Seahawks quarterbacks completed 21-of-35 passes (60%) to 16 different receivers on Saturday night, which is the sort of completion percentage and distribution you like in August. One negative was, like in the ground game, the absence of big plays. Sixth-round quarterback Mike Teel hit Ben Obomanu for a 24-yard strike, Seattle's longest play of the night. Later in the third, Teel hit veteran Mike Hass for an 18-yard touchdown.
Obomanu led the ‘Hawks with 31 yards receiving on two receptions.
Defense: Seattle's defense produced four sacks, three turnovers, and allowed the Chargers to convert on just 31% of their third-down opportunities, with one of those conversions coming via an illegal contact penalty against Ken Lucas.
Seahawks linebackers Lofa Tatupu and Leroy Hill looked good, combining to make 6 tackles with Tatupu and Deon Grant combining to thwart what should've been a successful third-down completion to Floyd. Aaron Curry had an up-and-down night, looking good against the run but getting a bit lost on a crossing route by Legedu Naanee that went for 14 yards on a 3rd-and-7 play. Curry got some reps at right defensive end, and while he didn't get a sack or hurry, he did show the speed and power that has the coaching staff convinced he can be a successful pass rusher in the NFL.
Throughout the night, Seattle's front seven was solid against the run (55 yards on 21 carries, a 2.6 average) and their blitz packages put solid pressure on the Chargers' quarterbacks, with linebackers Will Herring and Lance Laury laying some heavy hits on Whitehurst on back-to-back plays in the fourth quarter. Surely that can be seen as an encouraging sign that Jim Mora and Gus Bradley can turn that to Curry and Hill laying heavy hits on Kurt Warner, Shaun Hill/Alex Smith, and Marc Bulger in the regular season.
Seattle's secondary played well early, but once starters Lucas, Josh Wilson, Grant, and Brian Russell left, the big plays started happening. Despite Jennings' interception, Chargers backup quarterbacks Billy Volek and Charlie Whitehurst went 23-of-41 for 315 yards and a touchdown against the Seattle's pass defense.
Special Teams: Punter Jon Ryan was the special teams' star of the night, Brandon Coutu looked and was good on both of his 38-yard field tries, while new long-snapper Kevin Houser delivered quick, accurate snaps each and every time.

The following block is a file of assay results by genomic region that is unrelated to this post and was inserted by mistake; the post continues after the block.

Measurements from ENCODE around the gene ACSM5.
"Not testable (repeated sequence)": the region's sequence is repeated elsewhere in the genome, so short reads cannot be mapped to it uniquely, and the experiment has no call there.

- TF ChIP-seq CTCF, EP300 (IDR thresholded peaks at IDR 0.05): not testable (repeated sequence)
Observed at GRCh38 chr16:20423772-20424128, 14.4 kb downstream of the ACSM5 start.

The rest of Bruce DeHaven's unit has some work to do. As good as Ryan was, five of his eight punts were returned for 30 yards, lowering his net average. Jordan Kent was solid as a gunner, making an excellent tackle on a returnable 59-yard punt. Kent also forced one play that Logan Payne, who had been blocked rather effectively, made a tackle on.
Olindo Mare didn't dress for the preseason opener, so Coutu handled all of the kicking duties. He kicked off five times, and just one reaching the end zone. Touchbacks can be a real weapon, so Coutu will need to show he can put it in the end zone before taking a lead over Mare in the competition for that roster spot.
Third-round wide receiver Deon Butler was back returning kicks and punts, something he didn't do a lot of at Penn State. That inexperience showed, as Butler fair caught one punt at his own 6-yard line and stopped running during one kick return, two things a return man cannot do at the NFL level. Butler did fake out Steven Gregory on one punt inside his own 10-yard line, turning what should've been 1st-and-10 from the Seahawks' 5-yard line into a touchback and much better field position.
The Golden Microphone Award: Curt Menefee replaced Verne Lundquist in the booth, and he and Warren Moon sounded as though they'd been working together for years. As the host of FOX's studio show, Menefee is highly-skilled at setting up an analyst, which he did several times for Moon. Menefee's interviews with the Seahawks players was also top-notch, including getting T.J. Houshmandzadeh to confess that he wanted to go back into the game to go after Steven Gregory, who had laid a big hit on Butler earlier, because he didn't like how Gregory "got up and celebrated like he did something". Then again, Houshmandzadeh probably didn't need a lot of coaxing to come to the defense of a playing he's taken under his wing.
Random Note: Seattle is now 6-4 against the Chargers in preseason play.
Summary: Wins and losses are meaningless in the preseason (Detroit was undefeated last summer) but it's always good to get a win and it's even better to come out of a preseason game without any significant injuries. Matt Hasselbeck and Patrick Kerney looked good in their returns and both sides of the ball showed some new wrinkles that are sure to create some excitement this fall.
Next Week: Seattle hosts the Denver Broncos, their former AFC West rivals, at Qwest Field next Saturday night at 7:30pm PT.
SMQB: Seahawks 20, Chargers 14
Seattle Seahawks 20, San Diego Chargers 14